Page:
Do you have a companion?

Small Matt at press conf 050810 by Matthew Lang

From May 6 – 17, 2010, Rev. Matthew Lang served as an election observer in the Philippines.  He was part of the People's International Observer Mission, which was comprised of 86 people from 11 different countries. This is the first of his reflections. 

I arrived in Manila late at night after traveling for close to 20 hours.  I was tired and sweaty and just wanted to shower and go to bed.  I made it through immigration without problems.  I found my luggage without problems.  Then I got to customs.  The flight attendant on the flight from Hong Kong didn’t give me a customs form.  I asked her about this and she said I didn’t need one.  I asked again, just to confirm we were talking about the same thing.  We were.  She said I didn’t need one.  The women working at the customs desk asked for my form. (I knew it!)  I told her I didn’t have one.  I explained about the flight attendant and all that.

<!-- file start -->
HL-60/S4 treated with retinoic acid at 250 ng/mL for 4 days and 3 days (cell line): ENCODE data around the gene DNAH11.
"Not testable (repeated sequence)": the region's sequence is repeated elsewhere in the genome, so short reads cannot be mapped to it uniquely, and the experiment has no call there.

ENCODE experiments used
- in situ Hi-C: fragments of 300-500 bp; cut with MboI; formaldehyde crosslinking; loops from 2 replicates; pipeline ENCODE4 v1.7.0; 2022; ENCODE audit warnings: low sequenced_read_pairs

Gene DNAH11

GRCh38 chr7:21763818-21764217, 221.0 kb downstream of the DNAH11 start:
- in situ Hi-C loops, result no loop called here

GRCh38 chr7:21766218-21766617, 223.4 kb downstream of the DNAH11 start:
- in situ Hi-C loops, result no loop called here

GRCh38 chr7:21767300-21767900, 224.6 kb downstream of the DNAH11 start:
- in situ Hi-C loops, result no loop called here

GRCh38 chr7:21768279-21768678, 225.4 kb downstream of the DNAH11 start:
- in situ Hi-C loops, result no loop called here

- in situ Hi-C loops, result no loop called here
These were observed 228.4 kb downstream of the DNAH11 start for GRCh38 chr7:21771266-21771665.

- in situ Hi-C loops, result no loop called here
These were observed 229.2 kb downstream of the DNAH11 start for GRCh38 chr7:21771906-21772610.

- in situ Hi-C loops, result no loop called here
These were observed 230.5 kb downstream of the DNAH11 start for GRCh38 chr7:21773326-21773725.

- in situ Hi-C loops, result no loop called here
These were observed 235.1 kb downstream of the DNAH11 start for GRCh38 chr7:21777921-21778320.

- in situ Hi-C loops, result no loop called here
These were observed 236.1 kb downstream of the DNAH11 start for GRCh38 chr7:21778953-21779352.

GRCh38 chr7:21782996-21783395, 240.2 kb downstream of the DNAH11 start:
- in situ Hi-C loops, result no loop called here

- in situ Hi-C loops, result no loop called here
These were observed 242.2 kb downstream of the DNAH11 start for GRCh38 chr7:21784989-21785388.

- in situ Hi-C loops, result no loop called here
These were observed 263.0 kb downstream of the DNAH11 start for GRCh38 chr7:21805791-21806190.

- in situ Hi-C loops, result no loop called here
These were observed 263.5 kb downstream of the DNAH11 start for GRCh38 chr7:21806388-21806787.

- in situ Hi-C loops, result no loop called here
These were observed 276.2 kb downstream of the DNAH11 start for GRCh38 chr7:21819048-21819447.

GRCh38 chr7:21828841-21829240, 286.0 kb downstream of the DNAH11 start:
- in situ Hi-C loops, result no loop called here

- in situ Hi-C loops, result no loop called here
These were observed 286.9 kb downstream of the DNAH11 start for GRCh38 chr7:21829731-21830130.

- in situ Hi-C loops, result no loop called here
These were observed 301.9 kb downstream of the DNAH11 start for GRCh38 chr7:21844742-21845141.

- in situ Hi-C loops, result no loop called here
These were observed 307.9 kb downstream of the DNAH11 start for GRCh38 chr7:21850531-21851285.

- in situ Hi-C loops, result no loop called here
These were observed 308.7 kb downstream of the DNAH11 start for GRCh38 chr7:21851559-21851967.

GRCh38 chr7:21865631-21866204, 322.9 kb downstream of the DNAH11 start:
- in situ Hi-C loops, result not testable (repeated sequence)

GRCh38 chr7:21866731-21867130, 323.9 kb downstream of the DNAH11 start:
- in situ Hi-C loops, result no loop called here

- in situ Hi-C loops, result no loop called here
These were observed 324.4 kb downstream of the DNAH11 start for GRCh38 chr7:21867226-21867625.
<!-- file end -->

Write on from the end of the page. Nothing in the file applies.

Do you have a companion?

No, I’m traveling alone.

We will find you one.

She stopped the next person in line and stamped his customs declaration. She told us to walk out together and say we were brothers, because, you see, you only need one customs form per family. The man looked very, very confused. I mumbled sorry and we walked through the next checkpoint side by side – he, tall, Asian; me, short, white – and our one form was good enough.  I got a bargain. Judging by the number of 100 peso notes I saw tucked in other declaration forms on the woman’s desk, such treatment usually comes at a price.  I walked out into the night, hot and humid even at 1a.m., ready to spend the next ten days with the People’s International Observer Mission observing the May 10 national elections.

The photo of Matt is by Nancy Eng MacNeill.

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